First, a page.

Graphene is Great
This was a good Isaac Arthur video. A lot of material packed into a 20 minute timespan. As long as a viewer has taken a high school chemistry class it shouldn't be too much to follow.
Graphene is pretty simple: a single layer of carbon atoms arranged in a 2D honeycomb (perfect for a Hive post! Get it? Honeycomb? Hive?) lattice. Depending on how multiple layers are set up different properties can be utilized. Right now graphene is in limited commercial use and there's still a lot of research and development happening. There are supercapacitors that use graphene commercially available for hobbyists. The Isaac Arthur video posted last year mentions Tesla company possibly using graphene in their electric car batteries but a search on Google doesn't show any official announcements about that yet.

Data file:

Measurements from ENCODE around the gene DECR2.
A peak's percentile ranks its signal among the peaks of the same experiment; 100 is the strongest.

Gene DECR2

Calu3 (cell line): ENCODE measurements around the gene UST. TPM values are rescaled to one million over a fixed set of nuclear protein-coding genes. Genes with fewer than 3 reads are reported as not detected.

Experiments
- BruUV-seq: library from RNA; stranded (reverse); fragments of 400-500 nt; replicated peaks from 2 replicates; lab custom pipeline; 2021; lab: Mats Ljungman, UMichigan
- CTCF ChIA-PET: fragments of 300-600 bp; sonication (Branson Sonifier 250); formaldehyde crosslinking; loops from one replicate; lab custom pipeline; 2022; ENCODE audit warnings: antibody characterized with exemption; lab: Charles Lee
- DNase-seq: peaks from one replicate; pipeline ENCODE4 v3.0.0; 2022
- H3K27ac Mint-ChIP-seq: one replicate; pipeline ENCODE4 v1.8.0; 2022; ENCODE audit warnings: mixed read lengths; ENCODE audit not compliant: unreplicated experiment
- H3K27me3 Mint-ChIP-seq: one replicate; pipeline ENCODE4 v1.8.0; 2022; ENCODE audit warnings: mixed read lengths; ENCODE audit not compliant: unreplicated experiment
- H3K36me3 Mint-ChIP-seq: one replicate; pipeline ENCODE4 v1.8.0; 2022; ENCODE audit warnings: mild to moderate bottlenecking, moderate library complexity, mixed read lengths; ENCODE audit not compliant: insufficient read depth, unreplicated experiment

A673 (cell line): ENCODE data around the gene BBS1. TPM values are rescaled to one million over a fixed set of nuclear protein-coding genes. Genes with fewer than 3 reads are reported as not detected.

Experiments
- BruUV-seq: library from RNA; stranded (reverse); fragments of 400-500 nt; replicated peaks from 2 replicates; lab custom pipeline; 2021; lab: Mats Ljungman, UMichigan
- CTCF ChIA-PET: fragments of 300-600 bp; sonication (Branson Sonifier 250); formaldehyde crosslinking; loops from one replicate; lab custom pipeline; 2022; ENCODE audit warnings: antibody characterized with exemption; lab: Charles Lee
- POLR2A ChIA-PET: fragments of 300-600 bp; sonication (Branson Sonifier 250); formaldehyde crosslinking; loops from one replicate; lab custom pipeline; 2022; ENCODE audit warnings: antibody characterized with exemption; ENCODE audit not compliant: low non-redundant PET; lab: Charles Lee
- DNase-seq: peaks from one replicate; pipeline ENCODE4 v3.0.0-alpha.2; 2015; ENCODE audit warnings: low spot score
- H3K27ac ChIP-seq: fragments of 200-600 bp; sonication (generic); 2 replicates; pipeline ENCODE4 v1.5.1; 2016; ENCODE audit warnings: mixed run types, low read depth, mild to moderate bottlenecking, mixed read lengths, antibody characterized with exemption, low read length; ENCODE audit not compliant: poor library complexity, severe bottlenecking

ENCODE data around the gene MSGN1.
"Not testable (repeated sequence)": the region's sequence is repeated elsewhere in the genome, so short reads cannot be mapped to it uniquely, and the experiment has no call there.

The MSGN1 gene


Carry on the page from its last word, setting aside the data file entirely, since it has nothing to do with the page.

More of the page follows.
Since nanotechnology is important for further development of better computer technology graphene will be a useful material. It's biological impact is still being studied so graphene's use in medical technology isn't as clear.
The video briefly mentions other elements chemically similar to carbon (metalloids) that can form 2D atomic sheets like graphene and have the -ene suffix. I want to know more about the arsenic allotrope arsenene because of its possible use in LEDs and maybe laser diodes.